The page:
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The Surprising Thing about Mass Shootings and Violence in America


I think baptism is surprising.


We've grown so used to the idea of it, but if you really think about the claims we make about baptism, it upends our expectations. God meets us there with completely undeserved, unmerited grace and forgiveness. We're told our old self needs to die so that a new self can rise in Jesus, and we often say this about an innocent newborn. We enter into water so we can rise up out of it in a combined metaphor of washing and resurrection. It's really a strange practice that seals our new life in Christ in a surprising and strange ritual.


The Gospel is constantly upending our expectations, and in that way, baptism is only the beginning. God's messiah is not what the people expected, a military leader gathering an uprising against the oppressive Roman empire to set the people free from political persecution. God's pronouncement is made not to the wealthy King Herod but to the poor and simple, to a teenage girl and her betrothed. This new prophet Jesus shows up not in Jerusalem but in Galilee.


Matthew's gospel is constantly presenting God upending our expectations and surprising us, and the Sermon on the Mount is no different. Here, God's blessings pour out upon those you least expect: when you're at the end of your rope, when you feel you’ve lost what is most dear to you, when you’re content with just who you are, when you're humble, when you're poor in spirit, or even when your commitment to God provokes persecution. Just when the world would look down on you and your situation, that's when you're actually blessed!


This isn't simply a pronouncement by Jesus but a call to action. We're called to live the reconciling, peacemaking life of the Gospel. Just as Jesus has been pronouncing repentance, healing, and freeing people from their pain and suffering, he's now calling others to follow. He's declaring God's blessing but so that in turn, his followers may be a blessing.


We are all called in our baptism to become peacemakers for God's kingdom. Jesus calls us to repent, to literally turn away from the way we've been living into a new way of living, one that is reconciling and healing not just for ourselves but for others and the world.


What is not a surprise, in the most tragic way imaginable, is that once again in the United States of America we're talking about mass shootings. There were two very publicized mass shootings in California in the last week as I write this blog post and once again our national conversation is back to gun violence. While it's crucial for us to use these opportunities to talk about gun violence and guns in the US, gun violence is so much more than when there's a mass shooting. Most gun violence in this country is the daily violence happening in neighborhoods, homes, and families. What does it mean in this context for us as followers of the way of Jesus to be peacemakers?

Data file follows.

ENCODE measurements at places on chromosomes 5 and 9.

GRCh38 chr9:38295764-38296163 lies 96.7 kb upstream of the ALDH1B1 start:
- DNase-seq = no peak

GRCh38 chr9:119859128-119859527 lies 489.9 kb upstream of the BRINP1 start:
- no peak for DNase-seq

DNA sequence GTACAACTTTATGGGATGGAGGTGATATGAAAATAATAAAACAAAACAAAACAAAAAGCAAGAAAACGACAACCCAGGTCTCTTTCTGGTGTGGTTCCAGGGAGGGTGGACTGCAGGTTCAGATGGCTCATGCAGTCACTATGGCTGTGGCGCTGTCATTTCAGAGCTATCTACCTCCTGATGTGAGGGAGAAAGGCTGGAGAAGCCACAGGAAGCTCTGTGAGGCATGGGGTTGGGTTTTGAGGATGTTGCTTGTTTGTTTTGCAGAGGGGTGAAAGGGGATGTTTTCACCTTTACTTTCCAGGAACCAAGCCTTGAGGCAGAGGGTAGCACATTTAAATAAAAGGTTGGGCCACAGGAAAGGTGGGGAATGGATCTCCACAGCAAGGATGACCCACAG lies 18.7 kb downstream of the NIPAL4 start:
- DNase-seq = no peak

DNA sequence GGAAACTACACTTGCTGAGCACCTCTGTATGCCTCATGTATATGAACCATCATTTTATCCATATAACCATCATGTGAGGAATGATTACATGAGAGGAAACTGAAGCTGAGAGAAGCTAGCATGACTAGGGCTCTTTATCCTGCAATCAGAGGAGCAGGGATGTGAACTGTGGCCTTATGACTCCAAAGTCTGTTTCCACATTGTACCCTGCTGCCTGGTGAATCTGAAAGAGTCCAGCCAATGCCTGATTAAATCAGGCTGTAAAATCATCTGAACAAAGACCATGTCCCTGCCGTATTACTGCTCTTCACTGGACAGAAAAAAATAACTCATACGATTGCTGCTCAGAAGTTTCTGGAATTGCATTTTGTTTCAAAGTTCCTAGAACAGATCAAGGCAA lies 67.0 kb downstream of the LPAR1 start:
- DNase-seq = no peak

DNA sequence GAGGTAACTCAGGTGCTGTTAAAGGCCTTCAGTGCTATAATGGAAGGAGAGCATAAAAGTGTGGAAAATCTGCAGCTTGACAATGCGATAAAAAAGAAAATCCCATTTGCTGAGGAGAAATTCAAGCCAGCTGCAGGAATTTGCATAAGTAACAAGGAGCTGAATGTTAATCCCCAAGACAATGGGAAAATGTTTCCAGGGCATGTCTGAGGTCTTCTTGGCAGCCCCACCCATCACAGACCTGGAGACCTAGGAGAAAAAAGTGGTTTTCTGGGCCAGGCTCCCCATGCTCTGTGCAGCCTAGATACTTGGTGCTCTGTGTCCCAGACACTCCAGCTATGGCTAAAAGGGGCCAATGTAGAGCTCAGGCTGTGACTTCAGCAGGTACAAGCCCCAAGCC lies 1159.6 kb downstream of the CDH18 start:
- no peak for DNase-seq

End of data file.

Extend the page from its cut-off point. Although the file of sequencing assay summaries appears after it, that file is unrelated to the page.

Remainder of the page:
We cannot be followers of Jesus if we are not living as peacemakers. If you claim to follow him, you must bring this blessing into the world.


Peacemaking is not simply the absence of conflict. Peacemaking is doing things that reduce the brokenness in people’s lives. It’s not just the end of conflicts, arguments, fighting, violence, or war. It is the healing of disease. It is the offering of comfort to those who are brokenhearted. It is lifting up those who have been oppressed. That kind of action brings the fullness of peacemaking, and it is that way we are called to live as followers of Jesus, to reconcile the world in his name.


You might have no idea what you can do to make peace in our country, or to bring an end to gun violence, let alone mass shootings. However, the surprising and challenging message of the Gospel is that God calls us to do so by actively working our daily lives. By following the way of Jesus, but walking humbly, doing justice, and practicing kindness, we are working to make peace. This is not just a pronouncement by God but a call to follow. We must take the blessings we've received and work to actively bless others in our daily lives. Every day we are presented with opportunities to be reconcilers and peacemakers. It might not feel like doing that is making some big, world-changing difference, but in so doing we are participating in the salvation of the whole world, and yes, the end of this kind of violence and death.


That does not get us off the hook for actively trying to end mass shootings and gun violence. Our country has a serious gun problem and we must face it. We must use our voice and our vote to say, enough is enough, this must end. But those opportunities will be rare. What we can do every day is work to reduce brokenness in people's lives, offer forgiveness when people do us wrong, lift up the hurt and oppressed, extend comfort to someone in loss or mourning, and work every day as a peacemaker.


The world expects us to work for our own good, power, and privilege. Let's surprise everyone and follow the reconciling way of Jesus. What is one way this week you can make peace and reconciliation in your daily life? Who is one person you can bless with the blessings you've been given?

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